Figure 3: The Team Sport Injury Prevention Cycle*

The TIP cycle was developed by Barcelona FC as part of their 2018 Muscle Injury Guide, and is specifically aimed at the sports clinician/practitioner. By progressing through the three phases, teams can develop a dynamic and context-specific approach. *(used with permission from Dr James O’Brian)(7)

For example, hamstrings strains are among the most common injuries in football(8), and Nordic hamstring curls are an especially effective exercise for reducing hamstring injury incidence(9). So should your team implement Nordics as part of their training regimen? The answer to this question depends on whether your team regularly suffers hamstring injuries. If so, this may be a useful intervention. If not, introducing an additional exercise may upset the delicate balance of the current training system.

Perhaps a team doesn’t suffer many hamstring injuries because of the volume of high-speed running training that supports the coach’s counter-attacking style. In this context, adding Nordic hamstring drills to the program could result in unnecessary fatigue, which increases the number of injuries that occur. In other words, to make the injury prevention effort worthwhile, the needs of the team must drive the program. This approach ensures that athletes aren’t spending time and energy trying to mitigate against events that are low risk.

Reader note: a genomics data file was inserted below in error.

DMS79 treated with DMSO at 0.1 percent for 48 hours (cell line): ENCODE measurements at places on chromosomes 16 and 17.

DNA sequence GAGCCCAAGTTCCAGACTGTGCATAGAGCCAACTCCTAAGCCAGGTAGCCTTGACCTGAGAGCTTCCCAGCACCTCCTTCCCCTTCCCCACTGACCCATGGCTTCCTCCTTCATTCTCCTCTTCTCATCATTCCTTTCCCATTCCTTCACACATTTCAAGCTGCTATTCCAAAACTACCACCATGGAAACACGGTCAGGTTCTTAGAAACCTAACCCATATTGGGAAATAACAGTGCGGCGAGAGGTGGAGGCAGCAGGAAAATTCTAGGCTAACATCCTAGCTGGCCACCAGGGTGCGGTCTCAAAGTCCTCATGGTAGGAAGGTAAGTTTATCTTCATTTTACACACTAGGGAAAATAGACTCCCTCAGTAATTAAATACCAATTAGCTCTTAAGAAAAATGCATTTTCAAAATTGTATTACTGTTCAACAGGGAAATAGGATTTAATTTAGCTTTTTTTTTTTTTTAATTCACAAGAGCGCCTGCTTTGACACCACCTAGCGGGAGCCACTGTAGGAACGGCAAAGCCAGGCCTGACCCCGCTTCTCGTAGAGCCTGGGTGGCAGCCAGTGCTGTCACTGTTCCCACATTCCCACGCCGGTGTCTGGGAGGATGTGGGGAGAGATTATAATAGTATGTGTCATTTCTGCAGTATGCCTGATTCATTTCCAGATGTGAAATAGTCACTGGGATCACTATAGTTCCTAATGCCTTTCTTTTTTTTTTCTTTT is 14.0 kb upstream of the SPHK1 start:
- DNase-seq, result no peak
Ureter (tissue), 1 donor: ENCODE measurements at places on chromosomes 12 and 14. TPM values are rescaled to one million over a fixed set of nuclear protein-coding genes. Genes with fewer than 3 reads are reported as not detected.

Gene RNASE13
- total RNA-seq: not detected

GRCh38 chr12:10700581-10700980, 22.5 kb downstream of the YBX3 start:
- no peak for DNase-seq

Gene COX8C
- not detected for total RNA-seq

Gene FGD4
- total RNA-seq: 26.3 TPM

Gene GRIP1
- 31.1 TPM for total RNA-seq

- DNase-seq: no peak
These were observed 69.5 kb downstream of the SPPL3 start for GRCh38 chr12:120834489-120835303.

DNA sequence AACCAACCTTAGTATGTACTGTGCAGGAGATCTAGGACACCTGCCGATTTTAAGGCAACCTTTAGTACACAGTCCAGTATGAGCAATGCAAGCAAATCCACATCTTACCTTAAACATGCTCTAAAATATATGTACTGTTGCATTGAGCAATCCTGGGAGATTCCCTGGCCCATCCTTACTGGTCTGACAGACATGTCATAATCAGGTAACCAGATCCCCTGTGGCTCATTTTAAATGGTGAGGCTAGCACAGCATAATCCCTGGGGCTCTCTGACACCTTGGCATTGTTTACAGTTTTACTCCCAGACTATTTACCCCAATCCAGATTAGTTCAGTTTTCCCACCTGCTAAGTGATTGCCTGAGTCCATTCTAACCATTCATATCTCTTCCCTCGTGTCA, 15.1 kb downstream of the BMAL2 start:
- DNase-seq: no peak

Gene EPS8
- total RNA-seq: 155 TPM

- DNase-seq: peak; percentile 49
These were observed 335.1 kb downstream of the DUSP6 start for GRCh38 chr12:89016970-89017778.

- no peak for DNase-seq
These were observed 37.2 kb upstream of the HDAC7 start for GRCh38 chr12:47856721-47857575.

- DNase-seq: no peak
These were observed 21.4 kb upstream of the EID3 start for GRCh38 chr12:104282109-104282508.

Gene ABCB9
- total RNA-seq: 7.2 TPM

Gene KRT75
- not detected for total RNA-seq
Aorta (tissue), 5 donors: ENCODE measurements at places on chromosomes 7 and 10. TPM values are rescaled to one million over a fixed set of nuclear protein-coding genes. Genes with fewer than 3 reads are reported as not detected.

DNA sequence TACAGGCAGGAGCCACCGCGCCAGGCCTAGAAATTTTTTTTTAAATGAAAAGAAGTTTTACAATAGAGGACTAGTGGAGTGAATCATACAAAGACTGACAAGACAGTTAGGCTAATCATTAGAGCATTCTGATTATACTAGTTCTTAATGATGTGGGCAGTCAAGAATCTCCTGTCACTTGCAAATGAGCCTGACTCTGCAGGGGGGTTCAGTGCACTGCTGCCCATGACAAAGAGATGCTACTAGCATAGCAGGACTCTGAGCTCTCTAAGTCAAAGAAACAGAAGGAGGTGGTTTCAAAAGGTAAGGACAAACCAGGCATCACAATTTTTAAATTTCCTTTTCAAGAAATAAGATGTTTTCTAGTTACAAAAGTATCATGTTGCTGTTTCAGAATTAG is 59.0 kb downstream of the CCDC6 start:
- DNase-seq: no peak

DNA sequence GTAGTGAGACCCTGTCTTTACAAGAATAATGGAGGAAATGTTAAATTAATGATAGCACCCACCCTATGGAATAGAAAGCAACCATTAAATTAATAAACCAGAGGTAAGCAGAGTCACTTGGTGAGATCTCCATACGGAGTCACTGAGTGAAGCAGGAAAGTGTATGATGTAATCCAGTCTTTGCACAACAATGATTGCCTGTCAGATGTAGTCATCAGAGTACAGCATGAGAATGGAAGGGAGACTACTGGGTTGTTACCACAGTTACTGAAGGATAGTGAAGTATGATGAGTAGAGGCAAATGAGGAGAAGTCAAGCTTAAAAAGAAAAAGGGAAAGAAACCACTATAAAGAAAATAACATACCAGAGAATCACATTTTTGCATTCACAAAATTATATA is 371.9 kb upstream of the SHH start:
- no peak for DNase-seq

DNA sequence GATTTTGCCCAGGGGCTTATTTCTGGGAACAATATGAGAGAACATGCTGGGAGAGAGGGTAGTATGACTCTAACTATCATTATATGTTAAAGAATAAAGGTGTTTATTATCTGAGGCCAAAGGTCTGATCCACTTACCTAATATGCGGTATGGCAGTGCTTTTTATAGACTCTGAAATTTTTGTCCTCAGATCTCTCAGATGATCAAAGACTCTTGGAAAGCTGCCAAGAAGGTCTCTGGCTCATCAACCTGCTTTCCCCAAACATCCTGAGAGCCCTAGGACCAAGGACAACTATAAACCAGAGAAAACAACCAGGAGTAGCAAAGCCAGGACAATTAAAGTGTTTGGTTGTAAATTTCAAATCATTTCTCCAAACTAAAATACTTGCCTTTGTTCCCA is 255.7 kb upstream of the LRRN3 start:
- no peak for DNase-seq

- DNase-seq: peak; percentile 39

Establishing injury-prevention interventions isn’t a ‘one and done’ endeavor. Sport systems continue to evolve and change over time. Therefore, it is important to keep repeating the TIP cycle. Coaches come and go, and their tactics change over time. Players get older, and their training capacity fluctuates. Responsiveness to these changes and the injury problems that emerge requires continuous assessment of injury outcomes in the current context. Injury prevention is a process that evolves through multiple cycles, rather than a once-off intervention(10).

Establishing injury prevention programs in this way targets and responds to the needs of the end-users – the players and coaches. While the outlay of time and resources spent on injury prevention is likely to feel like a grudge purchase, make the expenditure specific to the athlete’s needs by tailoring it to their particular context. This responsiveness removes ineffective interventions and streamlines programs. Thus, the effort and resources spent on injury prevention produce measurable results for athletes.


  1. Br J Sports Med. 2017 Aug; 51(16):1209-14
  2. Br J Sports Med. 2015 Nov; 49(22):1466-71
  3. J Sports Sci. 2018 Jul; 36(13):1542-1548
  4. Br J Sports Med. 2016 Nov; 50(21):1309-1314
  5. Policy Sciences 1973 Jun; 4(2):155-69
  6. Science and Medicine in Football 2019 Jan;3(1):77-80.
  7. O’Brian et al 2018; Sci Med Football.
  8. Scand. J Med Sci Sports, 2008 Feb;18(1):40-48
  9. Am. J Sports Med, 2011 Nov; 39(11):2296-2303
  10. Sports Med, 2019 Nov; doi: 10.1007/s40279-019-01232-4